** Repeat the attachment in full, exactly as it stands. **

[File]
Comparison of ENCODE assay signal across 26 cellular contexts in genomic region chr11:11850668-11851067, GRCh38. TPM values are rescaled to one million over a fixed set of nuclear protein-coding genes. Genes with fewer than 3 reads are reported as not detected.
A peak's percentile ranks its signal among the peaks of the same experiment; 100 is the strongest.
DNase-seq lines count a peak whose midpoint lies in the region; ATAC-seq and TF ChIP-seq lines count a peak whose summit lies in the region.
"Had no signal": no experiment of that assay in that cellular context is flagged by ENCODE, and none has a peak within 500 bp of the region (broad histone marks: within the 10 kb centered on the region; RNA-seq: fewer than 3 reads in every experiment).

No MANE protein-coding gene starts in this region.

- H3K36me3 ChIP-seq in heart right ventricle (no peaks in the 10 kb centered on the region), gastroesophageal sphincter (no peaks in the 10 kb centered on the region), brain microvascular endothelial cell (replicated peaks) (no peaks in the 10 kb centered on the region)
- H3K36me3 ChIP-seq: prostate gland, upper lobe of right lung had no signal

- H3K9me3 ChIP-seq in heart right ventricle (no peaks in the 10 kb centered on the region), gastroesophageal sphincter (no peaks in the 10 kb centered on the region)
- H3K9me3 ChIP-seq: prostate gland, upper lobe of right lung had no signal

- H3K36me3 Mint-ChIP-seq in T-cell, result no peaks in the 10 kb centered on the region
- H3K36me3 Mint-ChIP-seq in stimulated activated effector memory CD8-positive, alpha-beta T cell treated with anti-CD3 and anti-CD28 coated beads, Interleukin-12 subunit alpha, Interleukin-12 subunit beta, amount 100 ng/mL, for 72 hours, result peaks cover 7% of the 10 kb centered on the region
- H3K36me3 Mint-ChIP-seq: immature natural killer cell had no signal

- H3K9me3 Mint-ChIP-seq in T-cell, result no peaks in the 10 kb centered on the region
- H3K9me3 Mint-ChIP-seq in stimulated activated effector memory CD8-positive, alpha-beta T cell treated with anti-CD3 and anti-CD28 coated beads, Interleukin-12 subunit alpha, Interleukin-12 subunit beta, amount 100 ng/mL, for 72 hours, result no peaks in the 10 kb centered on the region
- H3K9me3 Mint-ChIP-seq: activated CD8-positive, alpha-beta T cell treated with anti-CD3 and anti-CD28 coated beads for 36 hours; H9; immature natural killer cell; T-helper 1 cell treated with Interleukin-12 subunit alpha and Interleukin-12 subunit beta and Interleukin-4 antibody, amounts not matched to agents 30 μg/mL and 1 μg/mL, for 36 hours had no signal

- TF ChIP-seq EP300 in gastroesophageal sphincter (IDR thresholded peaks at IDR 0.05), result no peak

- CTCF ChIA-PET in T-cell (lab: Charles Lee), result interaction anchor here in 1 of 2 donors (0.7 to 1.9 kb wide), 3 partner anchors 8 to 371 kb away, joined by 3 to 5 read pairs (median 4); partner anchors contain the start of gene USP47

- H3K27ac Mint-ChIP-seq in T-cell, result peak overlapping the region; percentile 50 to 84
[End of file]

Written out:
Comparison of ENCODE assay signal across 26 cellular contexts in genomic region chr11:11850668-11851067, GRCh38. TPM values are rescaled to one million over a fixed set of nuclear protein-coding genes. Genes with fewer than 3 reads are reported as not detected.
A peak's percentile ranks its signal among the peaks of the same experiment; 100 is the strongest.
DNase-seq lines count a peak whose midpoint lies in the region; ATAC-seq and TF ChIP-seq lines count a peak whose summit lies in the region.
"Had no signal": no experiment of that assay in that cellular context is flagged by ENCODE, and none has a peak within 500 bp of the region (broad histone marks: within the 10 kb centered on the region; RNA-seq: fewer than 3 reads in every experiment).

No MANE protein-coding gene starts in this region.

- H3K36me3 ChIP-seq in heart right ventricle (no peaks in the 10 kb centered on the region), gastroesophageal sphincter (no peaks in the 10 kb centered on the region), brain microvascular endothelial cell (replicated peaks) (no peaks in the 10 kb centered on the region)
- H3K36me3 ChIP-seq: prostate gland, upper lobe of right lung had no signal

- H3K9me3 ChIP-seq in heart right ventricle (no peaks in the 10 kb centered on the region), gastroesophageal sphincter (no peaks in the 10 kb centered on the region)
- H3K9me3 ChIP-seq: prostate gland, upper lobe of right lung had no signal

- H3K36me3 Mint-ChIP-seq in T-cell, result no peaks in the 10 kb centered on the region
- H3K36me3 Mint-ChIP-seq in stimulated activated effector memory CD8-positive, alpha-beta T cell treated with anti-CD3 and anti-CD28 coated beads, Interleukin-12 subunit alpha, Interleukin-12 subunit beta, amount 100 ng/mL, for 72 hours, result peaks cover 7% of the 10 kb centered on the region
- H3K36me3 Mint-ChIP-seq: immature natural killer cell had no signal

- H3K9me3 Mint-ChIP-seq in T-cell, result no peaks in the 10 kb centered on the region
- H3K9me3 Mint-ChIP-seq in stimulated activated effector memory CD8-positive, alpha-beta T cell treated with anti-CD3 and anti-CD28 coated beads, Interleukin-12 subunit alpha, Interleukin-12 subunit beta, amount 100 ng/mL, for 72 hours, result no peaks in the 10 kb centered on the region
- H3K9me3 Mint-ChIP-seq: activated CD8-positive, alpha-beta T cell treated with anti-CD3 and anti-CD28 coated beads for 36 hours; H9; immature natural killer cell; T-helper 1 cell treated with Interleukin-12 subunit alpha and Interleukin-12 subunit beta and Interleukin-4 antibody, amounts not matched to agents 30 μg/mL and 1 μg/mL, for 36 hours had no signal

- TF ChIP-seq EP300 in gastroesophageal sphincter (IDR thresholded peaks at IDR 0.05), result no peak

- CTCF ChIA-PET in T-cell (lab: Charles Lee), result interaction anchor here in 1 of 2 donors (0.7 to 1.9 kb wide), 3 partner anchors 8 to 371 kb away, joined by 3 to 5 read pairs (median 4); partner anchors contain the start of gene USP47

- H3K27ac Mint-ChIP-seq in T-cell, result peak overlapping the region; percentile 50 to 84